Under the partnership, there currently are more than 60 patent applications in the areas of biology, fermentation processing, chemistry and end uses for biobutanol. The program is designed to deliver by 2010 a superior biobutanol manufacturing process with economics equivalent to ethanol. DuPont disclosed that those patents cover the higher octane isomers as well as the previously announced 1-butanol. “We believe this places the BP/DuPont partnership in a strong intellectual property position in the butanol areas of greatest interest,” Anton said.
Ian Dobson shared new BP engine and vehicle testing data that demonstrated high octane biobutanol at concentrations of 16 percent delivers similar fuel performance compared to current 10 percent ethanol blend gasoline fuels which importantly means that butanol can help achieve higher biofuel penetration without compromising fuel performance. BP has completed a testing program of 16 percent high octane butanol covering fuel formulation, short-term engine performance impacts and long-term, no harm and durability vehicle fleet trials.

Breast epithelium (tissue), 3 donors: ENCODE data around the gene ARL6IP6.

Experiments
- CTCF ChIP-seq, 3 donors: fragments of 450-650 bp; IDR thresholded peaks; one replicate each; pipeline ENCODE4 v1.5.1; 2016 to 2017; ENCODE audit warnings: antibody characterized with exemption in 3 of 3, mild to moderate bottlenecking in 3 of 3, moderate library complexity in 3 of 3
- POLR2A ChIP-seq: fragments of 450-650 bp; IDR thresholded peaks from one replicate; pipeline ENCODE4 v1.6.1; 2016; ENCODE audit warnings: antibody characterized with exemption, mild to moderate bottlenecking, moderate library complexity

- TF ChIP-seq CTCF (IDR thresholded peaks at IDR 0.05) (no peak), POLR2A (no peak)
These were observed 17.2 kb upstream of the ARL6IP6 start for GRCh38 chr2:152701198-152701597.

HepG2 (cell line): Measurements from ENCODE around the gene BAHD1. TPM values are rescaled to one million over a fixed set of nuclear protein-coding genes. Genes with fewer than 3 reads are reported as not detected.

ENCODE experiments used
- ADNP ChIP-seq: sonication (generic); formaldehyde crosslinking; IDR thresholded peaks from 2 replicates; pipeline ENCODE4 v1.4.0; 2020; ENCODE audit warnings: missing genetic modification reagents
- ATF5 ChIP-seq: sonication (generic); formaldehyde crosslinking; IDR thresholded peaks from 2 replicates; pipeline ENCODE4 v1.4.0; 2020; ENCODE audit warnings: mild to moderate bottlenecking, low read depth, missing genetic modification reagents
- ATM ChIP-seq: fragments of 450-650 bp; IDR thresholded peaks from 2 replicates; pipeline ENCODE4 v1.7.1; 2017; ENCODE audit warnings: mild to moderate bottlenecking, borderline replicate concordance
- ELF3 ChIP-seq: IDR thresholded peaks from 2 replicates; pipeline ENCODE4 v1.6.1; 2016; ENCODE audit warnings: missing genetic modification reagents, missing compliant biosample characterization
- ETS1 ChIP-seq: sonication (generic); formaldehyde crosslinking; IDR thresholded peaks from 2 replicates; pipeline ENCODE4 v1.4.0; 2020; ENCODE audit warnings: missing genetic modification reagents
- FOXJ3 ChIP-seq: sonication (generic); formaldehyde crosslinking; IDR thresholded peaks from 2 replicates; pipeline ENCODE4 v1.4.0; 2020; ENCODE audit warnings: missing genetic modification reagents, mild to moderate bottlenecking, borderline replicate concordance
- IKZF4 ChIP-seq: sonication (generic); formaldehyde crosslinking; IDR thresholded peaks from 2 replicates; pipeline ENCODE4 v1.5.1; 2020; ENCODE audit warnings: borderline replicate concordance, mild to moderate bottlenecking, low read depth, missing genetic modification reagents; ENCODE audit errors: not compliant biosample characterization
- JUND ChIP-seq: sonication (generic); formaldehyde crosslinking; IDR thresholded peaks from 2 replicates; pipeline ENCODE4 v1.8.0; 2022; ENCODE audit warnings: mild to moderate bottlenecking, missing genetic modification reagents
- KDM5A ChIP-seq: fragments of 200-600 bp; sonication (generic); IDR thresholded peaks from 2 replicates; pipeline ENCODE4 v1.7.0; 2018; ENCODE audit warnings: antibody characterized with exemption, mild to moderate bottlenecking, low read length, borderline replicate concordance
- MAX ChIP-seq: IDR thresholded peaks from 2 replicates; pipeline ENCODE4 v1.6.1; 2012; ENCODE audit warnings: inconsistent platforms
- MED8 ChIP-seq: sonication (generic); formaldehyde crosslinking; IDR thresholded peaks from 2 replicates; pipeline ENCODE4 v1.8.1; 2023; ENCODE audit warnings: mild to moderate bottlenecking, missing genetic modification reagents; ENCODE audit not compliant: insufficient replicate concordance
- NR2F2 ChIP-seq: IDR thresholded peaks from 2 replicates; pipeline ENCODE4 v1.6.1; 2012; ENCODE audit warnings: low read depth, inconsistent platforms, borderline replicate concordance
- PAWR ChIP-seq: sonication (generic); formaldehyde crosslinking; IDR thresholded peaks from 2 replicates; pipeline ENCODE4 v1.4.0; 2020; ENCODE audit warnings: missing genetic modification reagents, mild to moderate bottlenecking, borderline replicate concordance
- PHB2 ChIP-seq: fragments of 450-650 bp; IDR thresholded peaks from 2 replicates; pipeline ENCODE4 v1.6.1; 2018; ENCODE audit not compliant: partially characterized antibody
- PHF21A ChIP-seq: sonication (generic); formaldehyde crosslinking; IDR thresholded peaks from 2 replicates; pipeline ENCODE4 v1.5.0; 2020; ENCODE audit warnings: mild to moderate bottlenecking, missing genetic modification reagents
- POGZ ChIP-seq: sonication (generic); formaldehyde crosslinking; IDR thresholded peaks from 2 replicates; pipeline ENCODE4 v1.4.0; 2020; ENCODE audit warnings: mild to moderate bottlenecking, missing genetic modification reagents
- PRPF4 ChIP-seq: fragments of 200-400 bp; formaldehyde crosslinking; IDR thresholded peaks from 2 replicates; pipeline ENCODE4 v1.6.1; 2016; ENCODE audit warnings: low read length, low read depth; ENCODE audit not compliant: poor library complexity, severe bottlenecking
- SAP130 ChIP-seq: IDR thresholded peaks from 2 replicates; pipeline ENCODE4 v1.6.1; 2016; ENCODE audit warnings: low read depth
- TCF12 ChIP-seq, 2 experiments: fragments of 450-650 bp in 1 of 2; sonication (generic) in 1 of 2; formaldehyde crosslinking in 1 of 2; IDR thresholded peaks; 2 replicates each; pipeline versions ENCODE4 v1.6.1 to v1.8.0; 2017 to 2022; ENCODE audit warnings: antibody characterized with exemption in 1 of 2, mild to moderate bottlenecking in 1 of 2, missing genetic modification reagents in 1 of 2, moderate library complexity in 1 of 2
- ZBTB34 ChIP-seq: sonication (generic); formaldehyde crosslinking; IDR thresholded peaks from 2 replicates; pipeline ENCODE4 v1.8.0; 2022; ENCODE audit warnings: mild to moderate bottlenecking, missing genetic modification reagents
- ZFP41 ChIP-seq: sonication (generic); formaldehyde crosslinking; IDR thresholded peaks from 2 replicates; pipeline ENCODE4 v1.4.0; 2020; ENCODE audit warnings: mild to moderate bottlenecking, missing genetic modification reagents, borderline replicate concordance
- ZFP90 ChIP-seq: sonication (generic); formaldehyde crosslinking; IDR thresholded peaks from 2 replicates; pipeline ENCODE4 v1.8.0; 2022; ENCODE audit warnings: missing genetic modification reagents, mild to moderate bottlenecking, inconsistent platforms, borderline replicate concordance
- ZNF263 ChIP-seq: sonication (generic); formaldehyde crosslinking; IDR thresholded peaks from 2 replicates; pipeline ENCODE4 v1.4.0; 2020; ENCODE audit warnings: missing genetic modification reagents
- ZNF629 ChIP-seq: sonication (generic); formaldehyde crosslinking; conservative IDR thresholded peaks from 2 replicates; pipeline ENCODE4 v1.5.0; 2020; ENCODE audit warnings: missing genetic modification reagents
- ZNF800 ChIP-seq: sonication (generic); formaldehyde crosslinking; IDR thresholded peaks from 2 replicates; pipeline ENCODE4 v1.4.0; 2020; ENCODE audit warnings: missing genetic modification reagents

Laboratory and vehicle assessment of butanol blends greater than 16 percent also have produced favorable test results. The results show that 16 percent high octane butanol blends have the added advantages of vapor pressure behavior and distillation curves comparable to regular gasoline and, unlike 10 percent ethanol, do not phase separate in the presence of water.
BP and DuPont have been working on butanol for some time and have a fact sheet that explains some of butanol's advantages.
Fact Sheet (PDF)